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Recently, the United States District Court for the Central District of California denied the defendants’ motion to dismiss the Second Amended Complaint (“Amended Complaint”) filed in the Toshiba securities litigation. As we previously wrote, in 2016, the district court dismissed the case, holding both that transactions in Toshiba’s unsponsored American Depositary Receipts (ADRs) are not “domestic” transactions as required by Morrison, and also that the plaintiffs’ Japanese law claims must be dismissed due to comity concerns and on forum non conveniens grounds. (link to prior blog). Then, in 2018, the Ninth Circuit reversed this decision, holding that Toshiba ADR trades are domestic, and allowed the defendants to file the Amended Complaint asserting more specific allegations about Toshiba’s connection to the ADR trades. (link to blog on 9th Circuit opinion).
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On November 1, 2019, the United States Court of Appeals for the Second Circuit issued a summary order rejecting the appeal of an objector to the Foreign Exchange Antitrust Settlement. A few weeks earlier, U.S. District Court Judge Schofield had denied a motion filed by the objector and class counsel seeking an “indicative ruling” on their combined motion for approval of an agreement that would have ended the appeal. These two decision clear the way for the remaining distribution from the settlement fund, which totaled over $2.3 billion dollars.
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Last week, the district court entered an order, granting CalSTRS’ motion for intervention for the limited purpose of tolling the statute of repose. While there is no longer a risk that the complaint will be dismissed (the vast majority of Plaintiffs’ claims have since survived dismissal), CalSTRS has successfully preserved its right to opt out if a class is certified. Allowing CalSTRS (and others) to use motions to intervene to toll the statute of repose rather than forcing such putative class members to choose to forego their rights or file their own opt-out action may preserve resources and encourage efficiency of the courts.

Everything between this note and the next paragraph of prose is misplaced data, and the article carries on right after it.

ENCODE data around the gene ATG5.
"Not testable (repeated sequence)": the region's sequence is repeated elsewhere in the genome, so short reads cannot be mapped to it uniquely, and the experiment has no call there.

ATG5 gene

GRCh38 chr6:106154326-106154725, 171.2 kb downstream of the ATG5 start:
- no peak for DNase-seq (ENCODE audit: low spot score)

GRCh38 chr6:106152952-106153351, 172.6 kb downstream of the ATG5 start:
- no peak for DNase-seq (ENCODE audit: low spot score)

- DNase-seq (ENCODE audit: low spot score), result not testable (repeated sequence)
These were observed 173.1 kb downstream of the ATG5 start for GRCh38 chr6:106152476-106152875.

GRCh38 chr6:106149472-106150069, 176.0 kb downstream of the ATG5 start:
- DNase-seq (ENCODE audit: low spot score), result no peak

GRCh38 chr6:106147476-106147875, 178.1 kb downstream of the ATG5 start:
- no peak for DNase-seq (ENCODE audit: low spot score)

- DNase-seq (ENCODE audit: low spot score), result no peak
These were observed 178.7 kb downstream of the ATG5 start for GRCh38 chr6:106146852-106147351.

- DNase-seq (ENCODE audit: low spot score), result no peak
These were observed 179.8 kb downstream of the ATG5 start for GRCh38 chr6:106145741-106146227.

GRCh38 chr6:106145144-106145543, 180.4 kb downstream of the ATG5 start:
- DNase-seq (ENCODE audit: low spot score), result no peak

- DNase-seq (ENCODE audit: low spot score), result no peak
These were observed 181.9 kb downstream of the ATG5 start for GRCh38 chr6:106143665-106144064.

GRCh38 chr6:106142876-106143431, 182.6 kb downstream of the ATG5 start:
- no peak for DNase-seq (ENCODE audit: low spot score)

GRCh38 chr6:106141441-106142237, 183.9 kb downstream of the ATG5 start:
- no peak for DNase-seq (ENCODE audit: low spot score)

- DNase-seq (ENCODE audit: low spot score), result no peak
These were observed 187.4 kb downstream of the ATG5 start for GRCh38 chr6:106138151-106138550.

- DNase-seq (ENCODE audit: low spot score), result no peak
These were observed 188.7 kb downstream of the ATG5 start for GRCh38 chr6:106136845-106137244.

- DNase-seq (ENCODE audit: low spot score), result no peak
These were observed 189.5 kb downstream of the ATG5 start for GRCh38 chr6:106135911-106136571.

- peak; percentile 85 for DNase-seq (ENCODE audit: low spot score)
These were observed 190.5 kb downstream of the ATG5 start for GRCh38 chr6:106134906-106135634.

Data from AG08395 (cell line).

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Years after Plaintiffs brought a federal securities complaint against Petrobras, and more than a year after the case settled for approximately $3 billion, Judge Jed S. Rakoff of the United States District Court for the Southern District of New York ordered the unsealing of the majority of documents attached to parties’ summary judgment papers. Cornell University intends to use these documents in an arbitration in Brazil. Not only does Judge Rakoff’s decision come as an important reminder that sealing orders are not intended to last forever, but this decision also demonstrates how a motion to unseal may be used to bypass the traditional requirements of 28 U.S.C. § 1782, frequently invoked by entities seeking to use U.S. discovery in foreign proceedings.
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The U.S. Supreme Court denied defendants-appellees’ petition for certiorari in Hagan v. Khoja. As set forth in our prior alert, the executives of the now-defunct biotechnology company, Orexigen, sought review of a Ninth Circuit decision, which not only created a departure from other courts in its narrow-approach to incorporation by reference and judicial notice, but according to the petition, also distinguished itself by being the first Circuit Court of Appeal to find that an issuer owes a duty to update a statement of historical fact that was accurate when made. At issue was whether Orexigen had a duty to disclose data that demonstrated interim results from an obesity drug trial were not as promising as once touted. In opposition to the petition for certiorari, respondent argued, inter alia, that “[e]ven if petitioners were correct . . . that this case implicates whether companies have a duty to update earlier statements of historical fact, the interlocutory posture of this case would make it the worst kind of vehicle for considering that question.”
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News & Press

This New York Law Journal outside analysis column discusses the rapidly growing cryptocurrency space and how multiple federal and state agencies are trying to regulate these evolving markets. The column is authored by Mintz Members David Siegal and Jason Halperin. Associates Ellen Shapiro and Matthew Novian assisted in the preparation of this column.